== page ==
ProSource | 10/10/2016 | Expert Advice
The kitchen has always been the heart of the home, and for good reason. Nothing brings people together like delicious food, and the kitchen is the source of all things delicious.
“The kitchen has become what we call the ‘activator,’ the main space in the residence, and the design requirements often include high functionality to accommodate multiple activities,” states James Walbridge, chair of the American Institute of Architects’ Custom Residential Architects Network.
While the functions of the kitchen space are expanding, home design trends and construction show home sizes shrinking. According to a survey by the National Association of Home Builders (NAHB), the average size of a new, single-family home in 2015 is around 2,152 square feet. That’s 10 percent smaller than in 2010.
These are just two of the reasons a kitchen island was ranked among the most likely features and amenities for an average family home in 2015, according to the NAHB.
Plus, kitchen islands are no longer simply places for food preparation. They’re also where family and friends are sitting down to enjoy that food. Whether that seating is in addition to or in place of, a table, the islands that are appearing in kitchen designs are reflecting this need to multi-task.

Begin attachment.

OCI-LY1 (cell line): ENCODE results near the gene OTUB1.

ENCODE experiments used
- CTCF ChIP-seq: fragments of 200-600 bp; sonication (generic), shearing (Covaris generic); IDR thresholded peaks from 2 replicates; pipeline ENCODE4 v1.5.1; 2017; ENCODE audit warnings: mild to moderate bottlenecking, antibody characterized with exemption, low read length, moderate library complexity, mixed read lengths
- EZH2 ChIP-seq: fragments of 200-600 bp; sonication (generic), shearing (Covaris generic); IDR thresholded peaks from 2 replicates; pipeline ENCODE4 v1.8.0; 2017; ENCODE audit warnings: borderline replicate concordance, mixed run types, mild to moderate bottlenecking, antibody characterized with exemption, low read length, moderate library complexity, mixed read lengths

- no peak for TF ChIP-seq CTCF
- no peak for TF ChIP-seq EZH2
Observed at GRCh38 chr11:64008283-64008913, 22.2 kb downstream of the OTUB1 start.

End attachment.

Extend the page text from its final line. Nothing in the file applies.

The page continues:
When space allows, homeowners are considering large kitchen islands that allow ample room for simultaneous food preparation and eating, with enough space between to keep these activities from interfering with each other. No need for the resident family chef to be alone in the kitchen – now cooking, serving and conversation take place on the same expansive counter.
Another way to define dining and food preparation areas on the same counter is by incorporating different counter heights. For example, a bar height countertops can serve as a breakfast bar, leaving the rest of the counter for getting the meal ready.
If you’re considering incorporating dining and eating space into your kitchen island, according to kitchen design guidelines published by Better Homes & Gardens you should allow 28-30 inches of width per diner. For 30-inch counters, allow 18 inches of knee space. For 36-inch counters allow 15 inches, and for 42-inch counters allow 12 inches.
Also, to make sure there is enough room for chairs and stools to move back and forth, allow 36 inches of clearance behind them, measured from the counter edge.
For kitchen designs that include a sit-and-eat island, peruse the inspiration images and add those you like to your myProSource Project Center. Then contact your local ProSource Showroom, whose experts can help you create a design that will enhance both your kitchen’s appearance and functionality – with an island that will become the dining destination everyone wants to visit.
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